NFA’s Band Open House Welcomes Eighth Graders

Julia Florence, Staff Writer

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The Norwich Free Academy’s marching band director, Kristen Motola, welcomed both her current students and the incoming class of 2023 at this year’s annual band open house.  Incoming students were able to catch a glimpse of what life is like in the NFA marching band, and how pursuing talents on campus can impact their musical careers.

“I was actually planning on going to a different school. I probably wouldn’t have come to NFA if I did not come to the open house, because I just [wouldn’t have seen] what a great program this was,” stated ninth grader, Jenna Wesa.

“I joined marching band in freshman year…It’s always [been] a fun time, and it was just a new experience for high school…Because my life in eighth grade was very hectic, [I wasn’t able to attend the open house]…[But], for students [who do attend], having the ability to get a first-hand look…meeting the leadership team, the people that they’re going to be around for three straight months…, and just having [others] there that [they] can look up to is helpful,” explained NFA drum major, upper Noah McMahon.

“It’s a completely different world than anyone can possibly realize, …[so the open house is a good] kick-off [for] our season,” reasoned Motola. “We get to see who we have coming in, where we still need to recruit, [and how we can show them what we have to offer]…,” Motola added.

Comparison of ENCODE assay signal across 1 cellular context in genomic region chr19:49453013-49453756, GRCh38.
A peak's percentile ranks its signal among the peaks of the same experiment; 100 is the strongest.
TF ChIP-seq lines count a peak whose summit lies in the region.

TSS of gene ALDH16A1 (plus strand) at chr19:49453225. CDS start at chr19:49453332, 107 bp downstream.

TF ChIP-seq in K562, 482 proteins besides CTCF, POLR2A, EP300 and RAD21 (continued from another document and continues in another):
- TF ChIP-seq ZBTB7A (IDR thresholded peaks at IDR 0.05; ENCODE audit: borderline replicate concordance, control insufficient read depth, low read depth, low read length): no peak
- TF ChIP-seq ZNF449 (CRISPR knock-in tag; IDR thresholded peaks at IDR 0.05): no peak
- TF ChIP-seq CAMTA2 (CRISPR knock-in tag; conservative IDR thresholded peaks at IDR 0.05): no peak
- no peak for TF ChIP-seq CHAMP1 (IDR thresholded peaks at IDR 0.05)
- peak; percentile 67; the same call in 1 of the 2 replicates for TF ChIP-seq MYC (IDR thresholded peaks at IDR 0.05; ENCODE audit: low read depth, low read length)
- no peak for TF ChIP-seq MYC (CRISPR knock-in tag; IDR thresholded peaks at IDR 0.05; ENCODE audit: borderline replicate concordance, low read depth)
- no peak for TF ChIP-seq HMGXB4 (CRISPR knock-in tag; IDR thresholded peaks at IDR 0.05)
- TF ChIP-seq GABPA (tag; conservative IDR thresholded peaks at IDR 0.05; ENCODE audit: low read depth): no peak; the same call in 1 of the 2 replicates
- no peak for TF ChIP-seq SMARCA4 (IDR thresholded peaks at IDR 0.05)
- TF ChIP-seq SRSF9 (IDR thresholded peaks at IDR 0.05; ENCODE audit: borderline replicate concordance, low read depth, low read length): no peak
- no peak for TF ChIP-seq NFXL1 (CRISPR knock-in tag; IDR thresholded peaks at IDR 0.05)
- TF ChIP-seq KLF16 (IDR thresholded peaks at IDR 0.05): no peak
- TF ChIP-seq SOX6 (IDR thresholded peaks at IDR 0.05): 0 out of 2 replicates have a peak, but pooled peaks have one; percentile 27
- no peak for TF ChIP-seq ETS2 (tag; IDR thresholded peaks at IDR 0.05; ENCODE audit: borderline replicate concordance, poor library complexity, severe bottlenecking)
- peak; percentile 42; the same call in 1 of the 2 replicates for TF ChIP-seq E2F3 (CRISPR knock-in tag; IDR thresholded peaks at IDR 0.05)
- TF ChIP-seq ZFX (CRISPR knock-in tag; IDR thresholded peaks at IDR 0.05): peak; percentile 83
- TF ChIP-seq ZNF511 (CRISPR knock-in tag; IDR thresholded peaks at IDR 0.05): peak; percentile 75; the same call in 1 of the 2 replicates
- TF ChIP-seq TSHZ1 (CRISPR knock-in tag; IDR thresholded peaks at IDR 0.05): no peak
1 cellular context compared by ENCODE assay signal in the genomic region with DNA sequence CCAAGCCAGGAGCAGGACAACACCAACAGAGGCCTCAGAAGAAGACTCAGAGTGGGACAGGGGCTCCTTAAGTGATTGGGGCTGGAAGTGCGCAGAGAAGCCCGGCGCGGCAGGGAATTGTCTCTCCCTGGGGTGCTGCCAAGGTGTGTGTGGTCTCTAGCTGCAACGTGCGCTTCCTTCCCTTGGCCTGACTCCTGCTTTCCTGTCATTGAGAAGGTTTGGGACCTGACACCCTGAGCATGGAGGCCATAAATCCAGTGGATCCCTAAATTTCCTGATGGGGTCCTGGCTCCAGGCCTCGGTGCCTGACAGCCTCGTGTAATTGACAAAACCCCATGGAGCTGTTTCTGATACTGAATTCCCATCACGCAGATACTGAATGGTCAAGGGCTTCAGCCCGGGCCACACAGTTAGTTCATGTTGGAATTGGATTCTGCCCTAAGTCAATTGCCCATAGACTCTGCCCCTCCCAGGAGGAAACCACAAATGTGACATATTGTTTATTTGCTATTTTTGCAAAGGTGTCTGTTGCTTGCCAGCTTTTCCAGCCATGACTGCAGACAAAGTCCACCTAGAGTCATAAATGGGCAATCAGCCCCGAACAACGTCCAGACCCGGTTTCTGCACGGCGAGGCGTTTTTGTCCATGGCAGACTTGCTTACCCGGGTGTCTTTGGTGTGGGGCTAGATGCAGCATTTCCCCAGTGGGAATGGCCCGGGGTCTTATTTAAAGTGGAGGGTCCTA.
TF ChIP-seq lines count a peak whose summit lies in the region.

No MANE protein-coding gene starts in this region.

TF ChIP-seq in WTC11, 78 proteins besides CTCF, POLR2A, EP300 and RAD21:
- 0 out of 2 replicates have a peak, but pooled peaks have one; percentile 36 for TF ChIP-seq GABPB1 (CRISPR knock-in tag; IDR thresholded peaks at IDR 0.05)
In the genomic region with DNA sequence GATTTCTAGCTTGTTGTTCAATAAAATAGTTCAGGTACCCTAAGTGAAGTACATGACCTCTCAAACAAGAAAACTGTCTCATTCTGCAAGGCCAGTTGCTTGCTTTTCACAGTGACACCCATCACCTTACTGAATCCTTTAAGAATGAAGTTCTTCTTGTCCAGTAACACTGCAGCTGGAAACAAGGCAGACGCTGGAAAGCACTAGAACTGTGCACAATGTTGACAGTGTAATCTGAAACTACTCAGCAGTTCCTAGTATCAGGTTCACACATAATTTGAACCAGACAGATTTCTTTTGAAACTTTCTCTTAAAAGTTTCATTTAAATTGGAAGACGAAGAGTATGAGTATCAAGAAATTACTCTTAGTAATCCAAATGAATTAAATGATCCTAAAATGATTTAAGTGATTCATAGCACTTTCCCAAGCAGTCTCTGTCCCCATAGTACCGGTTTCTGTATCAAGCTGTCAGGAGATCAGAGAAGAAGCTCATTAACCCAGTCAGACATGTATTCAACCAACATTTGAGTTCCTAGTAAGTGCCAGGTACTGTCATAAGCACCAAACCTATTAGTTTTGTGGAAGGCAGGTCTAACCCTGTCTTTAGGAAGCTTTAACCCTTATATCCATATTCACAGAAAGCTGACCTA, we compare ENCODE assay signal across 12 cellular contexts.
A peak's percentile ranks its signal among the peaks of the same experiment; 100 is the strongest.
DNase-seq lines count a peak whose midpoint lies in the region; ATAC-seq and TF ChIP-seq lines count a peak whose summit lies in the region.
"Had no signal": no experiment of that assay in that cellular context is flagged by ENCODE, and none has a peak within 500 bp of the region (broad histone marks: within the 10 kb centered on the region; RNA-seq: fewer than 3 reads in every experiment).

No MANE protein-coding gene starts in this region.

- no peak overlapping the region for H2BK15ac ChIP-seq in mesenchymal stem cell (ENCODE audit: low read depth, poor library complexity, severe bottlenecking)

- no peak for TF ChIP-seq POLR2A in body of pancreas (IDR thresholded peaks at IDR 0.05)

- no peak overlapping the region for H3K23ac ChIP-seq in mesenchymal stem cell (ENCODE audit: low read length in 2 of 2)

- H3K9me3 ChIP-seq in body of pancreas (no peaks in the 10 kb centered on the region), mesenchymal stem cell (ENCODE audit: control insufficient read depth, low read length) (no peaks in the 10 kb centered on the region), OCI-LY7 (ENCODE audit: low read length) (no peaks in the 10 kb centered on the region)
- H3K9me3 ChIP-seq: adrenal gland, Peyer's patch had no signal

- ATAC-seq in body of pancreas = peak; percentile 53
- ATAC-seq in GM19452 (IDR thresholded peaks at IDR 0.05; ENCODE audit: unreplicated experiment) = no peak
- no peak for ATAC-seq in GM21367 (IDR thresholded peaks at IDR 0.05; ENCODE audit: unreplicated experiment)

Lisa Zeppieri, a first-year band mom, was unsure about the rehearsal/competition schedule, the participation fees, the retreat, and the many hours of practice, but, she now believes, “[although] you put a lot in, you get a lot out.”

Zeppieri’s son has not only gained a social network from the band community, but has expanded from marching band into all musical programs (concert and jazz), which has actually opened doors to a theatrical career.

“It seems overwhelming at first, [but when kids come in], they [grow] to love it and it [becomes] so important to them. So, the best thing is to just maybe talk to other[s], reach out, ask a lot of questions, and then you’ll feel at home,” advised Zeppieri.

That is exactly what the Juhola family did. Nancy Juhola’s two daughters, Shaylin and Megan, are involved in band as a section leader and band captain, respectively. 

“I came by myself, not knowing anyone from Brooklyn…It was a big step, … but not leaps and bounds. They take you through baby steps, and then you’re walking, crawling, [and soon] running…[Eventually, they] help integrate you into playing the harder music. So [you’ll start working] on small things, and then [learn to build it alongside everybody into] one giant show,” explained Megan Juhola.

Wesa appreciates the sense of community that being a band member offers.  

“Before marching band, I was somebody who liked to do things really independently. And being in the marching band, it [has] showed me what such a large group can do, and [how] it makes you feel a part of something bigger…It’s been a wild season, because there’s so much that goes on…, but the entire thing is something that you just want to keep coming back to, and it’s fantastic,” she shared.

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